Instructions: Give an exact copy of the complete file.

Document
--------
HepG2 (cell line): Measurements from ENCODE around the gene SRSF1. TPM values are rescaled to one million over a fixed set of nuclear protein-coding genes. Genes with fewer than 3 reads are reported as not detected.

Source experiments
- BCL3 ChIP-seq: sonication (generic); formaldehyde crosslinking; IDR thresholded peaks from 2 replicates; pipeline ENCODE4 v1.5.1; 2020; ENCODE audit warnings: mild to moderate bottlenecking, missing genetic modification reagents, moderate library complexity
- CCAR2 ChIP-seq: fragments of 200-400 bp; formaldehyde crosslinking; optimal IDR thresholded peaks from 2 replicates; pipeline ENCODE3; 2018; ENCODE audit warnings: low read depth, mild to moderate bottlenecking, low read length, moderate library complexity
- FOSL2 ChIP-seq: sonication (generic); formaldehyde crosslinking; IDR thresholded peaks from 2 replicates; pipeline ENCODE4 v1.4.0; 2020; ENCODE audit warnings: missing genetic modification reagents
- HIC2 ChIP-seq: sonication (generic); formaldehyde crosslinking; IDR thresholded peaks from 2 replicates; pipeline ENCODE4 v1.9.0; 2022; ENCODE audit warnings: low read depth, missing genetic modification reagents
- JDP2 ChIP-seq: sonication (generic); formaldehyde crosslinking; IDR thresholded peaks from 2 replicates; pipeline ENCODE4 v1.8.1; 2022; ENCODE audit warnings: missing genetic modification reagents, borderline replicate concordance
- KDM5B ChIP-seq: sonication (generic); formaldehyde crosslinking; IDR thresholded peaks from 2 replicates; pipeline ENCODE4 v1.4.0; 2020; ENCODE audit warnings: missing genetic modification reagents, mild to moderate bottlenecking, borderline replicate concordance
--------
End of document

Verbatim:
HepG2 (cell line): Measurements from ENCODE around the gene SRSF1. TPM values are rescaled to one million over a fixed set of nuclear protein-coding genes. Genes with fewer than 3 reads are reported as not detected.

Source experiments
- BCL3 ChIP-seq: sonication (generic); formaldehyde crosslinking; IDR thresholded peaks from 2 replicates; pipeline ENCODE4 v1.5.1; 2020; ENCODE audit warnings: mild to moderate bottlenecking, missing genetic modification reagents, moderate library complexity
- CCAR2 ChIP-seq: fragments of 200-400 bp; formaldehyde crosslinking; optimal IDR thresholded peaks from 2 replicates; pipeline ENCODE3; 2018; ENCODE audit warnings: low read depth, mild to moderate bottlenecking, low read length, moderate library complexity
- FOSL2 ChIP-seq: sonication (generic); formaldehyde crosslinking; IDR thresholded peaks from 2 replicates; pipeline ENCODE4 v1.4.0; 2020; ENCODE audit warnings: missing genetic modification reagents
- HIC2 ChIP-seq: sonication (generic); formaldehyde crosslinking; IDR thresholded peaks from 2 replicates; pipeline ENCODE4 v1.9.0; 2022; ENCODE audit warnings: low read depth, missing genetic modification reagents
- JDP2 ChIP-seq: sonication (generic); formaldehyde crosslinking; IDR thresholded peaks from 2 replicates; pipeline ENCODE4 v1.8.1; 2022; ENCODE audit warnings: missing genetic modification reagents, borderline replicate concordance
- KDM5B ChIP-seq: sonication (generic); formaldehyde crosslinking; IDR thresholded peaks from 2 replicates; pipeline ENCODE4 v1.4.0; 2020; ENCODE audit warnings: missing genetic modification reagents, mild to moderate bottlenecking, borderline replicate concordance